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Magazine Web Edition > February 1996 > PUBLISHER'S DESK

PUBLISHER'S DESK

Beginning to Meditate, Part II

Satguru Sivaya Subramuniyaswami



We are in India now, the holy land of all Hindus, in meditation and satsang with many groups of devotees. I have named this pilgrimage the Rajayoga Yatra, because all along the way, in our quiet moments, we are developing and recording various inner areas of consciousness reached through the fine art of meditation, and passing on some of these discoveries to our devotees. In last month's Publisher's Desk we shared Part One of the Inspired Talk, Beginning to Meditate. This month, we are happy to bring you Part Two.

To be successful in meditation, we have to bring the mind into a disciplined state. Undisciplined people can never be told what to do, because they will not listen. Their awareness is wafted around by every little fancy that comes along. Those who really want to make progress in meditation and continue to do so and better themselves year after year after year have to approach this art in an extremely positive and systematic way.

In daily life, observe the play of the forces, the odic force as it plays between people and people and people and their things. When it is flowing nicely between people, it is called vumsimsim. But when the odic force congests itself between people and tugs and pulls and causes unhappiness, it is called simrehbe. When the odic force congests within oneself, we become aware of unhappy, fretful, disturbed states of the mind. The odic force then is called rehseka. It's the same force. The meditator learns to work with the odic forces of the world. He avoids shying away from them. The "out there" and the within is his playground.

The finest times to meditate are six in the morning, twelve noon, six in the evening and at twelve midnight. All four of these times could be used, or choose one. The meditation should be from fifteen minutes to one-half hour to begin with. What to meditate on? The transmutation of the odic forces back to their source, the actinic force. Through perfect posture we transmute the physical forces and the emotional forces. Through the control of the breath, pranayama, we transmute the intellectual forces and move awareness out of the area of the mind that is always thinking--the great dream.

Then we become vibrant and confident in ourselves, feeling the power of our spine through which the actinic forces flow out through the nerve system. We learn to lean on our own spine more than on any other person, teacher, book, organization or system. Answers begin to become real and vibrant, hooked onto the end of each question. All these and many more are the dynamic rewards of the sincere aspirant who searches within through meditation.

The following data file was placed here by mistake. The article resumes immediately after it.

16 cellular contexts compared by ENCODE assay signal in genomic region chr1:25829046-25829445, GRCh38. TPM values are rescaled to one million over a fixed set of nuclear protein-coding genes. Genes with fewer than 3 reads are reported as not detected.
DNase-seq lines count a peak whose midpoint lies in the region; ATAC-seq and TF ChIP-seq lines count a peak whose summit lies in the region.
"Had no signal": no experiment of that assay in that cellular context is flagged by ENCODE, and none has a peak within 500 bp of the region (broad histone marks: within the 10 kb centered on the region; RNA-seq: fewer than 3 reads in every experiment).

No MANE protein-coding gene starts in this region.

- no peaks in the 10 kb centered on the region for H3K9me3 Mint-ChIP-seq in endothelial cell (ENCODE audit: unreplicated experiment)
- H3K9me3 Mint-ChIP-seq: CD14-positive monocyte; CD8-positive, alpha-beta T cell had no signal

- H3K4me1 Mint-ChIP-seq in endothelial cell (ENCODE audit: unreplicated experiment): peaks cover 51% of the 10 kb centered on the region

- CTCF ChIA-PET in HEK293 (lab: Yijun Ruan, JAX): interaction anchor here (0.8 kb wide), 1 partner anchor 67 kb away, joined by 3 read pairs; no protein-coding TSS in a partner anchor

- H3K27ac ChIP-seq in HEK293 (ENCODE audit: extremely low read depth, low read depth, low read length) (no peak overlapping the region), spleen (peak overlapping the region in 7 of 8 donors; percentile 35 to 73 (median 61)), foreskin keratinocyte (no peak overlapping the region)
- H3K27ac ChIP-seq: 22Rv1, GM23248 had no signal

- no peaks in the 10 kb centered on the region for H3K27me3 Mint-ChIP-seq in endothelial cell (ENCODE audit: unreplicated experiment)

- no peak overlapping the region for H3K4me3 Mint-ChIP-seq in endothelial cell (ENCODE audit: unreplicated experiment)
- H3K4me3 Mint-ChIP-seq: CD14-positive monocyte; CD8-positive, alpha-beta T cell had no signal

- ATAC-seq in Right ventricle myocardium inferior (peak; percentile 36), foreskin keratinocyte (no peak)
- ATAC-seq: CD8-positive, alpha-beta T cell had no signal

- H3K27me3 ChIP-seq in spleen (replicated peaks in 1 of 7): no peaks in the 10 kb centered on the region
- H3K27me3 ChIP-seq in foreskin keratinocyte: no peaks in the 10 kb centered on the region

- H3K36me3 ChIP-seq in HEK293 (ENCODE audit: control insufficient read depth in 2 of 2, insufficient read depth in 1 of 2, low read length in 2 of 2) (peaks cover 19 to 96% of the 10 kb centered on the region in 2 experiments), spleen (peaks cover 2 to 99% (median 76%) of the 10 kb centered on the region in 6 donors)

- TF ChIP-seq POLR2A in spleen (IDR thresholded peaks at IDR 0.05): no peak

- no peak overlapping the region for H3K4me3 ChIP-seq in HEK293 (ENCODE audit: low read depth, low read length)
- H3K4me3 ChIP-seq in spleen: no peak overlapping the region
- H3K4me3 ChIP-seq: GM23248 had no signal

When one begins to meditate, he should approach it dynamically, for it is becoming more alive. He is penetrating his awareness into the very source of life itself. Choose a time for your meditation. Sit up so straight and strong and dynamic that you feel you are at that very moment the center of the universe. Regulate your breath so precisely that awareness flows freely out of the realm of thought into the perceptive areas of the mind. Then begin meditating on the two forces, odic and actinic. Be like the spaceman high above the surface of the Earth looking at the odic forces of the cities. Look then, too, at the odic forces, the magnetic forces that motivate your life within yourself and between people and you and things. Feel the actinic force flooding out from the central source of energy itself. Then turn awareness in upon itself. Simply be aware of being aware--kaef.Sit in dynamic bliss.

In coming out of this meditation, next feel the power of the spine, vibrant energy flooding out through the nerve system, the hands, the arms, the legs, the head. Enter back into life joyfully, joyously.

It is very important to decide exactly what you are going to meditate on before beginning. Then stay with the decision throughout the meditation and make every effort to avoid the tendency to become distracted and take off in a new direction. This is similar to how we must discipline ourselves to be successful in outer activities. To become distracted is unacceptable. Successful people finish what they begin. It is possible to learn to meditate extremely well but be unsuccessful in practicing it if the meditator allows himself to become sidetracked once the inside of the mind has opened. To be successful one has to be very, very firm with oneself when beginning a meditation. Each meditation must be performed in the way it was intended.

In this way you will build a strong, disciplined nerve system and subconscious mind. This will lead you naturally onto the next inner plateau, then to the next and the next. Never allow yourself to be complacent in your spiritual attainments. Always continue to strive. Continue to work with yourself from within yourself. Don't let down. Keep striving. Proceed with confidence.


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